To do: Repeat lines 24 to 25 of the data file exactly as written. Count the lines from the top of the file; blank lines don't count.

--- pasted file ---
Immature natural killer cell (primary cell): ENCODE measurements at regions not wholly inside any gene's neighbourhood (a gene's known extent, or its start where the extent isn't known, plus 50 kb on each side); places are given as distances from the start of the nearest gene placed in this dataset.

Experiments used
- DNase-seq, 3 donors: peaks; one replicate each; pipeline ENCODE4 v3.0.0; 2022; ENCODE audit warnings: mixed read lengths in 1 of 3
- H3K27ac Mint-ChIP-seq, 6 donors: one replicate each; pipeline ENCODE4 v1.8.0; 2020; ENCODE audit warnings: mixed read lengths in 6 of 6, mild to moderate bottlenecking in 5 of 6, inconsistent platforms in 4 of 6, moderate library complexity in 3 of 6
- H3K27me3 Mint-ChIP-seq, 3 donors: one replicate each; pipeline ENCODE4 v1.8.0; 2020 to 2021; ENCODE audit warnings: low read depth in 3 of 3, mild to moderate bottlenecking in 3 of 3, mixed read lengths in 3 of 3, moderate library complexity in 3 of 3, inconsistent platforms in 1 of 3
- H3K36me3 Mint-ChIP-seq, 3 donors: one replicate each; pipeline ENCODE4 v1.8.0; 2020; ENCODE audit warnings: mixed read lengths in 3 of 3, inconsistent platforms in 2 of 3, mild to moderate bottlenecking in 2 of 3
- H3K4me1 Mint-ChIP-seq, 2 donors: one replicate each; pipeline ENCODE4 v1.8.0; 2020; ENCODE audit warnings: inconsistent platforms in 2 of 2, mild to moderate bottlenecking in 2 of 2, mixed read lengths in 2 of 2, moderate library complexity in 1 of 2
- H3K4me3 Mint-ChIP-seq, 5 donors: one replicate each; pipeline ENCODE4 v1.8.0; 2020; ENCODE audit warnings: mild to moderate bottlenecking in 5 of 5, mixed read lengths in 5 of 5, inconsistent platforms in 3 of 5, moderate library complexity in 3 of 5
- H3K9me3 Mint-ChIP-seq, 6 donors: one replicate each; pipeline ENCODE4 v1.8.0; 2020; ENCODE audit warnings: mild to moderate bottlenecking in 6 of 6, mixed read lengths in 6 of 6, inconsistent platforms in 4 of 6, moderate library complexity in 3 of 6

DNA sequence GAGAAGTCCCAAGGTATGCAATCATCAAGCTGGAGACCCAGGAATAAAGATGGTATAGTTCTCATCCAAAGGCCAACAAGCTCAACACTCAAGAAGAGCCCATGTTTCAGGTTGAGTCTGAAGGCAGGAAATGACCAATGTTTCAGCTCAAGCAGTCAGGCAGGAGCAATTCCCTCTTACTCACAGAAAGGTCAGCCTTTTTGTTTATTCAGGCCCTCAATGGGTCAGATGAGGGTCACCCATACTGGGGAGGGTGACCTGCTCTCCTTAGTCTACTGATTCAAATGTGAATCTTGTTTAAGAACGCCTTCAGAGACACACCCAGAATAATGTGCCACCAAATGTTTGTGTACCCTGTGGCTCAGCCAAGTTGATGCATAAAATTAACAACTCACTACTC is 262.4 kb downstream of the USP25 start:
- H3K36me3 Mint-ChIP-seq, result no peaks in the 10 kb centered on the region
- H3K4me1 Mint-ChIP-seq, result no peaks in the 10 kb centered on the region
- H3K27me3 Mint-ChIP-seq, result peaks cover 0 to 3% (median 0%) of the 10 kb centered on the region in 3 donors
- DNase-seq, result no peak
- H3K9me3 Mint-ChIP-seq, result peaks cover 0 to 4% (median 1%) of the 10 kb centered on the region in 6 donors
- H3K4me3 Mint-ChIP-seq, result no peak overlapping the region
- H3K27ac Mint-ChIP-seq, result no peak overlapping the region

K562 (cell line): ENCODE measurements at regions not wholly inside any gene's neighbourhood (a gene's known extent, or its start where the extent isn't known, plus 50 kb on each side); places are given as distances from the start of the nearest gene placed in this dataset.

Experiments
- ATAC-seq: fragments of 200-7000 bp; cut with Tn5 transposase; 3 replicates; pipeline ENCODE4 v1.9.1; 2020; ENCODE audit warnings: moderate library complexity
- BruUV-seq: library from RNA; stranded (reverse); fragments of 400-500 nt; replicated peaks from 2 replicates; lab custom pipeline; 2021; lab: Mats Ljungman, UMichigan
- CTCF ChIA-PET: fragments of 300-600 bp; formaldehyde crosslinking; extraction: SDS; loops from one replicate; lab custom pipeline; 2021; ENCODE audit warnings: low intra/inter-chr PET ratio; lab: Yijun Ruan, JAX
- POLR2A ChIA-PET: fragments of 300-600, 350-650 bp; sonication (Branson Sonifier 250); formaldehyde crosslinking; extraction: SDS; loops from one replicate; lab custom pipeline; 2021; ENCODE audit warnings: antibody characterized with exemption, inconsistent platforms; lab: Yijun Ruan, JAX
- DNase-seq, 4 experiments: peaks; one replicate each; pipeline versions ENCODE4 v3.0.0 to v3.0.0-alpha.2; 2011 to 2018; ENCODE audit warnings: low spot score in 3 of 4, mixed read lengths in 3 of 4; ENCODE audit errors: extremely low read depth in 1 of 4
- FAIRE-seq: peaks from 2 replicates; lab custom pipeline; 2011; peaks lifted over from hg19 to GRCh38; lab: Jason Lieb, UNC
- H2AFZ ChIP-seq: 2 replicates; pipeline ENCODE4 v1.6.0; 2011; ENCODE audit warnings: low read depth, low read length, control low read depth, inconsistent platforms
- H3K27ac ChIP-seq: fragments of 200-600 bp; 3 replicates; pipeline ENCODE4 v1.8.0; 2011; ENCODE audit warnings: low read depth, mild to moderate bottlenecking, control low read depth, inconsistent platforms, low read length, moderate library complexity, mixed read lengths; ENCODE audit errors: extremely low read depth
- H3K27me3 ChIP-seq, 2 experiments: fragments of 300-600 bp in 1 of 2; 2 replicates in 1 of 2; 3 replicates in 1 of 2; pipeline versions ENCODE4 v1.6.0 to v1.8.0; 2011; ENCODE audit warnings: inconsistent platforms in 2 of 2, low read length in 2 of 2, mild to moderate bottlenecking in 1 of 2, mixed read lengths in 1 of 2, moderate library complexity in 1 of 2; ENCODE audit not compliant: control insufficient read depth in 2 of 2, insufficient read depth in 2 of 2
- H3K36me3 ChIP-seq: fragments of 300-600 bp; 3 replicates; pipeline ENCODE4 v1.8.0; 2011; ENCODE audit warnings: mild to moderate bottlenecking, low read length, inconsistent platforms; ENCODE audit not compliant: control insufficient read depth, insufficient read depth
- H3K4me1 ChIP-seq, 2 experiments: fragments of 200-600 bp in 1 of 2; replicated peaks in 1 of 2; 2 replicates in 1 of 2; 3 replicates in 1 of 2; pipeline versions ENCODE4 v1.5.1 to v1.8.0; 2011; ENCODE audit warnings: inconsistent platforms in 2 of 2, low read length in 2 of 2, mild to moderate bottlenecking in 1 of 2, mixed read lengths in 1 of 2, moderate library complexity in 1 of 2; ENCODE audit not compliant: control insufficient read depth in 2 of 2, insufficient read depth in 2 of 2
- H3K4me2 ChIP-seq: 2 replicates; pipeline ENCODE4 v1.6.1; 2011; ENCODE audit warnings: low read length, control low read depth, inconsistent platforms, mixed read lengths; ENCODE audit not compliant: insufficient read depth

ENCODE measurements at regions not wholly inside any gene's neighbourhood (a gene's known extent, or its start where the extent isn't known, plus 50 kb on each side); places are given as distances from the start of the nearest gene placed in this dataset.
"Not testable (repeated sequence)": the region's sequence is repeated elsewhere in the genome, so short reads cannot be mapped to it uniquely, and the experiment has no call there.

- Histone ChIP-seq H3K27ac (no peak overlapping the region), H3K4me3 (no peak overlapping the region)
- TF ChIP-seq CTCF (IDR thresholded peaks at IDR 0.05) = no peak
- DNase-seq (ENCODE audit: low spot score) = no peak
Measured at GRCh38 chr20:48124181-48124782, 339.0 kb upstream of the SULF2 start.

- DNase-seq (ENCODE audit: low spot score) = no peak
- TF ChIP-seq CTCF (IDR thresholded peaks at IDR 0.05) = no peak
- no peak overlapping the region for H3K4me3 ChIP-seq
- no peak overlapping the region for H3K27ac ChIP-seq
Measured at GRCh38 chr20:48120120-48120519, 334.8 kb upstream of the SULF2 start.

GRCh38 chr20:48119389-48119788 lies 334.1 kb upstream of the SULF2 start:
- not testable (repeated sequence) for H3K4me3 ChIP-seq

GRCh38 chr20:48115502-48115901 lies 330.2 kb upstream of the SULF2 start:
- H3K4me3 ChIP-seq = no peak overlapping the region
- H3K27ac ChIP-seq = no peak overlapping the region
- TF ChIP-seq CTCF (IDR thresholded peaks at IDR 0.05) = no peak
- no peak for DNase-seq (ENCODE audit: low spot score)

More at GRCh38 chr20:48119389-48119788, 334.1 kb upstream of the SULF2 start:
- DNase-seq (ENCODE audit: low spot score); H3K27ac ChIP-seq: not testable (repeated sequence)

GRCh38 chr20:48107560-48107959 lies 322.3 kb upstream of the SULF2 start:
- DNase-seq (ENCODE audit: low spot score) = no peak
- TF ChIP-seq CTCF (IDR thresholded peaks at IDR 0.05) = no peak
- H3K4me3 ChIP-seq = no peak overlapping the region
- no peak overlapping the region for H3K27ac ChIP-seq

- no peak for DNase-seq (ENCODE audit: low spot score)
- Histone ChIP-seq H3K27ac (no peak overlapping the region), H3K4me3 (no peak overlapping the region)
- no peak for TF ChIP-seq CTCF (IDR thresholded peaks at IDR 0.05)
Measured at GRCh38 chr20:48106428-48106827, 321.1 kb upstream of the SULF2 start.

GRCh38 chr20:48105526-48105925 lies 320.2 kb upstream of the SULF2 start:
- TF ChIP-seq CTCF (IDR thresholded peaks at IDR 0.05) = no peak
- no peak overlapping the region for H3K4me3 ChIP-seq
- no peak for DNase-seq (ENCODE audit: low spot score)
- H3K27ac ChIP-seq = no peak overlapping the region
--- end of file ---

- DNase-seq, 4 experiments: peaks; one replicate each; pipeline versions ENCODE4 v3.0.0 to v3.0.0-alpha.2; 2011 to 2018; ENCODE audit warnings: low spot score in 3 of 4, mixed read lengths in 3 of 4; ENCODE audit errors: extremely low read depth in 1 of 4
- FAIRE-seq: peaks from 2 replicates; lab custom pipeline; 2011; peaks lifted over from hg19 to GRCh38; lab: Jason Lieb, UNC